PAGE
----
Archive List

The Franklin Delano Roosevelt Memorial You See Over There By the Tidal Basin Is Not the Original

The impressive Franklin Delano Roosevelt Memorial situated near the Tidal Basin is not the original FDR Memorial. The first Franklin Delano Roosevelt Memorial was a simple plaque installed near the National Archives on the 20th anniversary of FDR's death. It was a humble memorial, and that’s just what FDR wanted

Plague Kills Many Prairie Dogs and Black-Footed Ferrets in Grasslands Near Badlands National Park

Scientists fear that sylvatic plague may decimate the black-footed ferret population of Badlands National Park. The deadly disease began killing prairie dogs and ferrets in the Conata Basin area of nearby Buffalo Gap National Grasslands last spring. Now an aggressive spray-and-vaccinate campaign is the last line of defense for the remaining ferrets.

Allegheny Portage Railroad National Historical Site Commemorates a Great Achievement in Early Transportation

The Allegheny Portage Railroad National Historical Site is located in southwestern Pennsylvania about 12 miles west of Altoona. Authorized on August 31, 1964, this park commemorates an ingenious inclined plane system that provided a vital trans-mountain link in the 400-mile long trade route connecting Philadelphia with the Ohio River Valley during the mid-1800s.

Is Technology Compatible With The National Park Wilderness Experience?

The recent posts about GPS Rangers and SPOT beg the question of whether technology is compatible with wilderness values in the National Park System. Are these truly useful tools, or do they diminish the wilderness experience? Where do you draw the line?

Paying To Understand U.S. History in the National Park System

Remember the good old days, when you could enter a national park and there was no cost to hike a trail, tour a museum, or enjoy nature? Well, those days seemingly are fleeting. In a move likely to disappoint many, the folks at Gettysburg National Military Park are thinking of charging a fee to access their museum.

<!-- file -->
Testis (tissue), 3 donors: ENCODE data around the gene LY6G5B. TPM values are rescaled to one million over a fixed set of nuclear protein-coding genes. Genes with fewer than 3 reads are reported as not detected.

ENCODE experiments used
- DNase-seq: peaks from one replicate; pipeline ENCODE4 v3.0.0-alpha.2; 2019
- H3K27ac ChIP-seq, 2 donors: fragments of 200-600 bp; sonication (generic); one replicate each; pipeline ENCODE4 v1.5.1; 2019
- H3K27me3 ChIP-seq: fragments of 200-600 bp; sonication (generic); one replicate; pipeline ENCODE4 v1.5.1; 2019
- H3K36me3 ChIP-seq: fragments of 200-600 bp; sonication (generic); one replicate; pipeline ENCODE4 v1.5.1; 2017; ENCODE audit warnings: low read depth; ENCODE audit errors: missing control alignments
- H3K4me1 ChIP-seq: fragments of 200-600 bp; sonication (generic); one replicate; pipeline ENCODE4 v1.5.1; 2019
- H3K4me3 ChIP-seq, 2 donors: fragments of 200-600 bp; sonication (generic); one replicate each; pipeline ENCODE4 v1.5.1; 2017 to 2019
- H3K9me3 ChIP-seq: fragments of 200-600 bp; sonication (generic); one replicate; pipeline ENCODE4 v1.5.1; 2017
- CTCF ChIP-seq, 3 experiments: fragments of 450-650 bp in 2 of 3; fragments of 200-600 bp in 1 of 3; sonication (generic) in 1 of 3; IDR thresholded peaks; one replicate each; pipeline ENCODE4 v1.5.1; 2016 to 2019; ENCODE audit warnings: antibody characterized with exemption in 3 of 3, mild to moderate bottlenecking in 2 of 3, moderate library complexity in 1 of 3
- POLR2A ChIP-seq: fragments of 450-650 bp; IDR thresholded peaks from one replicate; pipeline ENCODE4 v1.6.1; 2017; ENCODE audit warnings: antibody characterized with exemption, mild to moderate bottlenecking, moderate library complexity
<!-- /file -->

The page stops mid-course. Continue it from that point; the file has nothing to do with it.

Pilgrim Places: Civil War Battlefields, Historic Preservation, and America’s First National Military Parks, 1863-1900, Part V

In marked contrast to the involvement of Confederate veterans, African American participation in Civil War battlefield commemoration was minimal in virtually all cases. Prior to President Lincoln’s Emancipation Proclamation, effective January 1, 1863, some blacks served as soldiers (and sailors) for the North.

Bear Mauls Woman in Gates of the Arctic National Park

On August 28, a young grizzly mauled a woman hiker in the remote Okokmilaga River drainage of Alaska’s Gates of the Arctic National Park & Preserve. Thanks to the quick action of the woman’s companions, the bear was driven away and the victim received only non life-threatening injuries. Bear attacks are rare in the park, but this incident shows that bear country travel always entails risk.

Gulf Coast National Parks Prepare for Possible Arrival of Hurricane Gustav

As Tropical Storm Gustav nears the Gulf of Mexico, three Gulf Coast national parks in the projected landfall zone of the soon-to-be hurricane have moved to a higher level of hurricane preparedness and are making preparations for possible closure and evacuation. Five other national parks within the five-day forecast cone are in planning and monitoring mode.

Reclaiming Ground in Yellowstone National Park

Crews in Yellowstone National Park are working on turning back the clock on some lands that had once been used as agricultural fields. A pilot project getting under way north of Mammoth Hot Springs aims to restore native vegetation on 22 acres.

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The release of Firefox 3.0 has created a formatting problem when viewing National Parks Traveler. We're aware of this and are working to correct the problem. In the meantime, you might want to hold off from upgrading.

Park Police Arrest Men Who Brought a Loaded Submachine Gun to a Playground in National Capital Parks-East

Policing National Capital Parks-East can be downright scary at times. On August 21, for example, Park Police officers patrolling Anacostia Park arrested two men who had brought a loaded submachine gun to a picnic area playground.

Video: Birds and Bike Paths in Grand Teton National Park

It was big news when the decision was announced to install some bike paths in Grand Teton National Park. But how might those affect ground-nesting birds and other park wildlife? This video looks into that question.

Flooding Nurtures Life in Congaree National Park

The Congaree River is flooding again, and as far as Congaree National Park is concerned, that’s a good thing. Periodic flooding is the very lifeblood of the extraordinary river bottom forest that the park preserves.

Body of Kayaker Missing in Great Smoky Mountains National Park Recovered

Rangers in Great Smoky Mountain National Park have recovered the body of a kayaker who was reported missing during a short paddle on the West Prong of the Little Pigeon River.

First Piping Plovers, Now Sea Turtles Descend on Cape Hatteras National Seashore

Call it serendipity, the fate of the gods, or simple biology, but it seems that Cape Hatteras National Seashore is undergoing an invasion of sea turtles. And that means more beach closures to off-road vehicles and pedestrians.